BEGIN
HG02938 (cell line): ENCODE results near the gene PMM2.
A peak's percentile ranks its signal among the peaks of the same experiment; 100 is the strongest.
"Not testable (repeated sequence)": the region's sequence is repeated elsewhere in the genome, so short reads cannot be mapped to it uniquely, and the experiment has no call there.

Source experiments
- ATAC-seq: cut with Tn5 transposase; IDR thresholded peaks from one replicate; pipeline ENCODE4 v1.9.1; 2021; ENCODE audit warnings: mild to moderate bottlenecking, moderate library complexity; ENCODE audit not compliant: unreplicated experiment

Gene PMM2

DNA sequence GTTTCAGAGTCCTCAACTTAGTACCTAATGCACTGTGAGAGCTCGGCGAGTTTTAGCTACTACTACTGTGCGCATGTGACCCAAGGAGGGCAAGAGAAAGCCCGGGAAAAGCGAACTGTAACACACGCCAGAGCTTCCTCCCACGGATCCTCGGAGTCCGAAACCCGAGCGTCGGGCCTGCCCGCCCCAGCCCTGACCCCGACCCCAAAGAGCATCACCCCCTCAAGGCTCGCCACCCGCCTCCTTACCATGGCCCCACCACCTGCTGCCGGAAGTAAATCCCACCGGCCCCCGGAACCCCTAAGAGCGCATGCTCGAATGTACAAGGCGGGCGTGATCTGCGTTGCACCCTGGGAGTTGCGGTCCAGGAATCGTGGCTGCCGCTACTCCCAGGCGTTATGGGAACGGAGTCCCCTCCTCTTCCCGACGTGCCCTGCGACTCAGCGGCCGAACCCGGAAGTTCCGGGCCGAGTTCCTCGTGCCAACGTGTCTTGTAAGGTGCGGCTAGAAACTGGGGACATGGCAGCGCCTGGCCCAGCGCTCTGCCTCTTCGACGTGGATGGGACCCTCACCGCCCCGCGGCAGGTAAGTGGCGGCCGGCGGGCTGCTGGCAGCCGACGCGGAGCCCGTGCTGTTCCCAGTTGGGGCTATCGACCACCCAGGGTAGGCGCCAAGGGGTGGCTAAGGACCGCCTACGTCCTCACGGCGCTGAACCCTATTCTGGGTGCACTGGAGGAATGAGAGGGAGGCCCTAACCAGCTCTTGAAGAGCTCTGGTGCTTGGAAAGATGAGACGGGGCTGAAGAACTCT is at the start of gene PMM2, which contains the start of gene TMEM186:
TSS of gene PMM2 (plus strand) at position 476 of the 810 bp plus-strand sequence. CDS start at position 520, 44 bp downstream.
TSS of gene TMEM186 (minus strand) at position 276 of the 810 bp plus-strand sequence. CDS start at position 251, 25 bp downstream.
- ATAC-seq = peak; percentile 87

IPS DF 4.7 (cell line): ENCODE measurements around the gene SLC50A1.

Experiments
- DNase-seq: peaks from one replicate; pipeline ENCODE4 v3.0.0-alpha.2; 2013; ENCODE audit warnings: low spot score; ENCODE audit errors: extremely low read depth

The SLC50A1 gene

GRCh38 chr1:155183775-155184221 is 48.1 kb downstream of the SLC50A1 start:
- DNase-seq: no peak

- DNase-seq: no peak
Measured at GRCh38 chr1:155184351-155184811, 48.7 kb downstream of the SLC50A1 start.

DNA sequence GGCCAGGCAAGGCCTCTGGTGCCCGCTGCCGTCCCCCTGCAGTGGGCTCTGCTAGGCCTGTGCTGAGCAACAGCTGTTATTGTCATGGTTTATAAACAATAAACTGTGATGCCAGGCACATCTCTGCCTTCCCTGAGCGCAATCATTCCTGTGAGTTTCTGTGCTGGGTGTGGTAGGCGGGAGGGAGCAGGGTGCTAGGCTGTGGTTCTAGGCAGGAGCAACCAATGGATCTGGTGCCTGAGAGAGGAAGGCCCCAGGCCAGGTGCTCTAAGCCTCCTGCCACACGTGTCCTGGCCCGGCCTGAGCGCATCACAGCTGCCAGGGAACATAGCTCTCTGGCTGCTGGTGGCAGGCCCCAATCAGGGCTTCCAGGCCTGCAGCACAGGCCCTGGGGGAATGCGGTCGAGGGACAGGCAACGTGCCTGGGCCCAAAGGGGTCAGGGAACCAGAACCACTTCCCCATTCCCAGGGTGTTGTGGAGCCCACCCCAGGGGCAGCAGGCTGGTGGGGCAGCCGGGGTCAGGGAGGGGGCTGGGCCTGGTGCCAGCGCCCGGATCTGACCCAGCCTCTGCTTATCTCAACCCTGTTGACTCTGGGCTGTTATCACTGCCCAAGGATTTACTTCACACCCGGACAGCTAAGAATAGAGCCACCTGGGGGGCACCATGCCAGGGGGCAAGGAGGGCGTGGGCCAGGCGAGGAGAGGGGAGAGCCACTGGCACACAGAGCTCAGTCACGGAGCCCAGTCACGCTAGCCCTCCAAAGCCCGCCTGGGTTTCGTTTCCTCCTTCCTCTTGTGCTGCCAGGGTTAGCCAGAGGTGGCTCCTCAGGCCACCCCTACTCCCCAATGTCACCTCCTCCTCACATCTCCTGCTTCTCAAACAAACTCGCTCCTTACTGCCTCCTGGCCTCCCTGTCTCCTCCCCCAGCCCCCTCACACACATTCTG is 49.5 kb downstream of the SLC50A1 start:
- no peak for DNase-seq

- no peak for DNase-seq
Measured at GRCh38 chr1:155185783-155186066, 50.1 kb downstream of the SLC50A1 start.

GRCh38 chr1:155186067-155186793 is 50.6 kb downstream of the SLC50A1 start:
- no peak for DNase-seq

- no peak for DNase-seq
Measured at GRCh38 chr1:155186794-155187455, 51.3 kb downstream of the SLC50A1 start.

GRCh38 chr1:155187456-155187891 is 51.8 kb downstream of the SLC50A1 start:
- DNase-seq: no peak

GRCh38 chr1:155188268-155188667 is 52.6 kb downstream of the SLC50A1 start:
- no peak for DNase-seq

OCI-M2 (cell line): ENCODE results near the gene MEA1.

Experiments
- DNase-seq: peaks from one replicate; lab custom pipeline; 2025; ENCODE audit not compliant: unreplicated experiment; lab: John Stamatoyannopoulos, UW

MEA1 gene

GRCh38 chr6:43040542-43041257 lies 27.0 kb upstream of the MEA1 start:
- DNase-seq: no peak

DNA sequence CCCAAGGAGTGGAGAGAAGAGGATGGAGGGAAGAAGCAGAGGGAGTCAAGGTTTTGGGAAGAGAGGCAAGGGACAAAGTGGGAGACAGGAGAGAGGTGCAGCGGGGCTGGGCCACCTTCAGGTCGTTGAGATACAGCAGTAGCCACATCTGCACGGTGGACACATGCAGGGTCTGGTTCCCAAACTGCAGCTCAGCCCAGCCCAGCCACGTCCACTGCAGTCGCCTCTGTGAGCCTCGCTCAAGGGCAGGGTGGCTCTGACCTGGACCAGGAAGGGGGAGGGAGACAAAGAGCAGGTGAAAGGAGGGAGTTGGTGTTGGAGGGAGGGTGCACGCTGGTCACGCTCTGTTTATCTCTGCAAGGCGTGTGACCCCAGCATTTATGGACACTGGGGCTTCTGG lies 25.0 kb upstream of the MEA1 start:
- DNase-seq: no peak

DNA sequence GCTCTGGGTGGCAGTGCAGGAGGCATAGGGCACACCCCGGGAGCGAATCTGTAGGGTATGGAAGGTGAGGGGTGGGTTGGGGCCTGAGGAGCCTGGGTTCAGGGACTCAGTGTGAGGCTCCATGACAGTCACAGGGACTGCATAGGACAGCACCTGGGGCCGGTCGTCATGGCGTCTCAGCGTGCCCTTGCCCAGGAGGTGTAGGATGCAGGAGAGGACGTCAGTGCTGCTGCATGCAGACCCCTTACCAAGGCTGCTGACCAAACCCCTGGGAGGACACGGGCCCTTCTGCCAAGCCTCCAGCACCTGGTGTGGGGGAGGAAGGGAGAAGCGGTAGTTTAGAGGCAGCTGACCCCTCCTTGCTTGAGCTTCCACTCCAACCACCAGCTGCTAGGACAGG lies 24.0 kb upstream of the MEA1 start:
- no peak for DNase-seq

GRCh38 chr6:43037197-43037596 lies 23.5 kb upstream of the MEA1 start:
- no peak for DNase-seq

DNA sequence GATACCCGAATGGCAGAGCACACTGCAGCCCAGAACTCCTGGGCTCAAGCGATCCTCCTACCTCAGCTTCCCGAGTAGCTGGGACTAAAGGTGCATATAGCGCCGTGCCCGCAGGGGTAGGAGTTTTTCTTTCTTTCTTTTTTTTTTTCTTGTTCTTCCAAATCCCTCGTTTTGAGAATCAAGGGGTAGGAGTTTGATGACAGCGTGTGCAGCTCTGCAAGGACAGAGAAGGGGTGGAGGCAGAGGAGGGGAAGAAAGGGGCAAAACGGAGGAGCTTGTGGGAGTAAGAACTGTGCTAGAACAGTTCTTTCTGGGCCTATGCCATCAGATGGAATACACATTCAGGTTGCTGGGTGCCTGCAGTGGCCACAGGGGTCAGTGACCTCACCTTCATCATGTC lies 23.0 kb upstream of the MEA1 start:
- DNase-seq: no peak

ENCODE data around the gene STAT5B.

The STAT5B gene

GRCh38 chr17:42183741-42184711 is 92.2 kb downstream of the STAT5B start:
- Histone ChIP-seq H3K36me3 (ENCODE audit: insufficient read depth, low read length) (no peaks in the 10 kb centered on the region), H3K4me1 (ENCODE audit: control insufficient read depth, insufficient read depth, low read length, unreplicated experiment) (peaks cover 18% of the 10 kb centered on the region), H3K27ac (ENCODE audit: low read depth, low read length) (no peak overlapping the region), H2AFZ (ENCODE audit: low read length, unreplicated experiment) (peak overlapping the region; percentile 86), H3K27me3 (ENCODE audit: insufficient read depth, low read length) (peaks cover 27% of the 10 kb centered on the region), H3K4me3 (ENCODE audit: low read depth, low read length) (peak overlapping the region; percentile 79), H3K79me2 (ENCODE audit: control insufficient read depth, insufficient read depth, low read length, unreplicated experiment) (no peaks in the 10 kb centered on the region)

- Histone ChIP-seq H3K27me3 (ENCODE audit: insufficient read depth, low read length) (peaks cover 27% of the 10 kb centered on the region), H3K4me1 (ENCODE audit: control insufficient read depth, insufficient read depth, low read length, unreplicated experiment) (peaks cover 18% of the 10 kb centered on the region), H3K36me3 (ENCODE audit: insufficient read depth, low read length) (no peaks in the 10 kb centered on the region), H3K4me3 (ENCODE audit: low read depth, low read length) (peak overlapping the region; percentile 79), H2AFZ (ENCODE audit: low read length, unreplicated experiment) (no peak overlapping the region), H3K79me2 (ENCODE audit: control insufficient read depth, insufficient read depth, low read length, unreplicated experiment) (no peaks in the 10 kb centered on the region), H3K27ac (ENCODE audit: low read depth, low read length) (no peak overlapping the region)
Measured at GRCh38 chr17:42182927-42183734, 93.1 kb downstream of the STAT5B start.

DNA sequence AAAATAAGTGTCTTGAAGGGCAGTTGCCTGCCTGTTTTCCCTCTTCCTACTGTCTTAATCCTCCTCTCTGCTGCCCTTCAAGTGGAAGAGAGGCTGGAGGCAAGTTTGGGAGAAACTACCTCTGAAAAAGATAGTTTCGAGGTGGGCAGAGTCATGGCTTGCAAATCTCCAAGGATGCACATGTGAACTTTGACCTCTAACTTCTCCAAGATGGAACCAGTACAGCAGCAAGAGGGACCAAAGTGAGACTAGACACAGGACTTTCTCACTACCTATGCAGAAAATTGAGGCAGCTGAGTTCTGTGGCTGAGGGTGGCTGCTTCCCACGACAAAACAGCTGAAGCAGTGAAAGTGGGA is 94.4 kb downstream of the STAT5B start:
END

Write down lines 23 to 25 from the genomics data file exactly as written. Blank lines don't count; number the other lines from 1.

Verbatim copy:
GRCh38 chr1:155186067-155186793 is 50.6 kb downstream of the SLC50A1 start:
- no peak for DNase-seq

- no peak for DNase-seq